Like most wildlife photographers, Hoang Le takes photos of birds in Vietnam out of his pure fascination with nature and to inspire preservation efforts. When asked if he considers himself a photographer or an ornithologist, he smiled and brushed off himself, denying having the expertise in neither. Yet looking at his images of more than 300 species of birds in Vietnam, one has to wonder how the “amateur” he admits himself to be comes to capture and categorize all these colorful creatures.
It is hard to estimate how much time is needed to take a good photograph. First, a lot depend on weather conditions and other external elements he cannot control. It takes more than one shot for a good portrait where a subject is seen in their natural habitat and displays their behaviors, but migratory birds are only present in Vietnam once a year, adding the waiting period to a few years’ time. Having documented life of birds for five years, Hoang has come to terms with the fact that this is a low odds practice that has no place for the passive and impatient.
“There are plenty of emotions when you take photos of animals. For beginners, once the animal appears, their heart pounds and their body shakes. I used to be like that, but without staying calm you will for sure fail at shooting.”
On multiple occasions, instead of taking a photo, the photographer makes a photo. Hoang is a vocal opponent of unethically staged images that disturb the animals’ safety, but just sitting around hoping to spot the subject does not produce any result. Luck is a big factor, but Hoang believes out of careful preparation we can create luck. There are a lot of tasks to do on the field before the shutter is pressed. Once in the woods, one has to make the most use of the senses, not just seeing but hearing. He listens to the birds and plays their song to see if they answer, then finds a way to lure them out by feeding or digging a water hole. The ‘luring’ process could take months for a fleeting moment of a Blue-rumped Pitta turning up out of wild mushrooms or of two Collared Laughingthrushes bathing in the sunlight of late autumn on a bare branch.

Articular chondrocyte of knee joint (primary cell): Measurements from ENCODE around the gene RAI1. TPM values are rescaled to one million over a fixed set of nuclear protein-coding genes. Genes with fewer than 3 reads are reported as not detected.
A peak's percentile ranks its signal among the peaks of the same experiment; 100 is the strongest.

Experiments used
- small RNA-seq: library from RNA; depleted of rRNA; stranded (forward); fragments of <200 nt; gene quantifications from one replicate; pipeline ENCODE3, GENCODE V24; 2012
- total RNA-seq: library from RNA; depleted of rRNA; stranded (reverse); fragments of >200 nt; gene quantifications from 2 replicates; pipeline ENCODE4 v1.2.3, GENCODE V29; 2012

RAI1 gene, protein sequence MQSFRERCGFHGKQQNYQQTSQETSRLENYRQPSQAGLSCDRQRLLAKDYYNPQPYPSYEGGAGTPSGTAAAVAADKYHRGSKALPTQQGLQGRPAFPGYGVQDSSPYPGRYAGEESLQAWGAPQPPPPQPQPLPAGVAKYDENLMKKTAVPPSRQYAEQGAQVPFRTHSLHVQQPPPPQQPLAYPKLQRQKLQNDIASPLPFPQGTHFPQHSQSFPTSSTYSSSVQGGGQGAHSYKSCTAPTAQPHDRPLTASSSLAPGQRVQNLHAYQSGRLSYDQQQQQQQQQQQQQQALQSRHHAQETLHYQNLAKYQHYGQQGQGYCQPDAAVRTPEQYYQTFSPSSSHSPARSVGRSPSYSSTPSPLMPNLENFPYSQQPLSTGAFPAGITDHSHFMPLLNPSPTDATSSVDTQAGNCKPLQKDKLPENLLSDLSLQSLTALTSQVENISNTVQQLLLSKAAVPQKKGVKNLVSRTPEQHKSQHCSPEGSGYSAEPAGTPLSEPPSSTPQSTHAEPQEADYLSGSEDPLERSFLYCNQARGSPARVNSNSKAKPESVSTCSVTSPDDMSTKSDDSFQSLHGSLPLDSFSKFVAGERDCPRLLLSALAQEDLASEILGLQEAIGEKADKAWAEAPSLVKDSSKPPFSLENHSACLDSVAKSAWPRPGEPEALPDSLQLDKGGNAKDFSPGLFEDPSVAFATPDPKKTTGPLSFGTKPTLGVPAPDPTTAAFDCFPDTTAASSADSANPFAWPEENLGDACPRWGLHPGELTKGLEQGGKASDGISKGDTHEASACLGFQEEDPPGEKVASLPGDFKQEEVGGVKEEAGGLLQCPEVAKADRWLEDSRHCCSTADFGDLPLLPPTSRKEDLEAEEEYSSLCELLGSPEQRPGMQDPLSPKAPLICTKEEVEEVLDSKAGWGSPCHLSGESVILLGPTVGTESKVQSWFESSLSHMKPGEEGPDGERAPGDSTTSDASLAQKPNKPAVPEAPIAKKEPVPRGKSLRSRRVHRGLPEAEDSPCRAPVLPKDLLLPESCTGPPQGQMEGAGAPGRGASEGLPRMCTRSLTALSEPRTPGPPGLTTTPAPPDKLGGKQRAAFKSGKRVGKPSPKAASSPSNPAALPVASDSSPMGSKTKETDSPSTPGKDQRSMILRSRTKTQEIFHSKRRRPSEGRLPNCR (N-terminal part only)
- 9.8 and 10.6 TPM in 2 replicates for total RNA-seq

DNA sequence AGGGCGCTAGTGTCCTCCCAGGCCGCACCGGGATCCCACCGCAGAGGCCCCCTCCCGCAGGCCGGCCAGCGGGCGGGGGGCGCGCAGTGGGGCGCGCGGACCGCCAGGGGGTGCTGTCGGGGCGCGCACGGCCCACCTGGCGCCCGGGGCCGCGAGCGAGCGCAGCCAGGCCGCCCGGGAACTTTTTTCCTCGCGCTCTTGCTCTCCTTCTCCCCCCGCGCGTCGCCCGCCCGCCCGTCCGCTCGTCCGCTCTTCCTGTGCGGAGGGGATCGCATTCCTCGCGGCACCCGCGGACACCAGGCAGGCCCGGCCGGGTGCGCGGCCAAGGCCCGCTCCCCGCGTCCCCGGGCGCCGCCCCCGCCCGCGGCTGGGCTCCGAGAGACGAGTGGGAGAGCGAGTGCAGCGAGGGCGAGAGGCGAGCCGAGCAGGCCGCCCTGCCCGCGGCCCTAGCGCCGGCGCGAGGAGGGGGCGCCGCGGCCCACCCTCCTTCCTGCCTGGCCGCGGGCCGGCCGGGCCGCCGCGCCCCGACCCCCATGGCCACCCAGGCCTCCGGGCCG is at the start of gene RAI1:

Patience in life is a quality, in wildlife photography, it is a requirement. It takes patience to hold still for hours and return with nothing, knowing that the time spent is not wasted but a necessary step to gain practical knowledge. The practice is an odd reminder of Zen meditation that trains single-pointed concentration, emptying the mind of desire and disappointment, and embracing decisive moments with absolute calmness. Hoang shared: “There are plenty of emotions when you take photos of animals. For beginners, once the animal appears, their heart pounds and their body shakes. I used to be like that, but without staying calm you will for sure fail at shooting”. Once in the woods, Hoang almost forgets everything and only focuses on getting the shot.
In the movie The Secret Life Of Walter Mitty, the character photographer Sean O’Connell sit still in the Himalayas waiting to take photos of the snow leopard, and when it appeared, he decided to just immerse in its rare beauty for himself. Hoang thinks the scene is interesting, but has been exaggerated to create drama. He believes beauty should be captured and shared. But he agrees with O’Connell that “beauty doesn’t ask for attention”; the elusive beauty of nature plays hide and seek, only rewarding diligent eyes that won’t stop looking.